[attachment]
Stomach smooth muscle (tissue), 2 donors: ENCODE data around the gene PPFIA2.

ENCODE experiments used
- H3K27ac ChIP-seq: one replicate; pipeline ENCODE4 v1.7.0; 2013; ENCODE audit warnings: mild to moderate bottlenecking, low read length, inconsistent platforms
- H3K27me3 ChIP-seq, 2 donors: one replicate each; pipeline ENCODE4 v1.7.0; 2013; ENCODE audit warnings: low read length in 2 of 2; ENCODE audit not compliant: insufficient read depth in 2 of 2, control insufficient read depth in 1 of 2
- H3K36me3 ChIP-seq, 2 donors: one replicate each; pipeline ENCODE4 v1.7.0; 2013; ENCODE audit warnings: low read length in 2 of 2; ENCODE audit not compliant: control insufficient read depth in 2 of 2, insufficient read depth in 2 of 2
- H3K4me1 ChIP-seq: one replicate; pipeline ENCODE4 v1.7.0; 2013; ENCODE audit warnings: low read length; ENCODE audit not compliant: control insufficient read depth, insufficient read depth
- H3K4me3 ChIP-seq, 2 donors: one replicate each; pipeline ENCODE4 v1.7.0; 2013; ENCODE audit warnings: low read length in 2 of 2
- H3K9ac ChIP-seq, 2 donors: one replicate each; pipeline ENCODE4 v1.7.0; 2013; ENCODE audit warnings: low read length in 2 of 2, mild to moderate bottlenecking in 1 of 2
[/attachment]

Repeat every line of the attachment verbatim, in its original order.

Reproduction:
Stomach smooth muscle (tissue), 2 donors: ENCODE data around the gene PPFIA2.

ENCODE experiments used
- H3K27ac ChIP-seq: one replicate; pipeline ENCODE4 v1.7.0; 2013; ENCODE audit warnings: mild to moderate bottlenecking, low read length, inconsistent platforms
- H3K27me3 ChIP-seq, 2 donors: one replicate each; pipeline ENCODE4 v1.7.0; 2013; ENCODE audit warnings: low read length in 2 of 2; ENCODE audit not compliant: insufficient read depth in 2 of 2, control insufficient read depth in 1 of 2
- H3K36me3 ChIP-seq, 2 donors: one replicate each; pipeline ENCODE4 v1.7.0; 2013; ENCODE audit warnings: low read length in 2 of 2; ENCODE audit not compliant: control insufficient read depth in 2 of 2, insufficient read depth in 2 of 2
- H3K4me1 ChIP-seq: one replicate; pipeline ENCODE4 v1.7.0; 2013; ENCODE audit warnings: low read length; ENCODE audit not compliant: control insufficient read depth, insufficient read depth
- H3K4me3 ChIP-seq, 2 donors: one replicate each; pipeline ENCODE4 v1.7.0; 2013; ENCODE audit warnings: low read length in 2 of 2
- H3K9ac ChIP-seq, 2 donors: one replicate each; pipeline ENCODE4 v1.7.0; 2013; ENCODE audit warnings: low read length in 2 of 2, mild to moderate bottlenecking in 1 of 2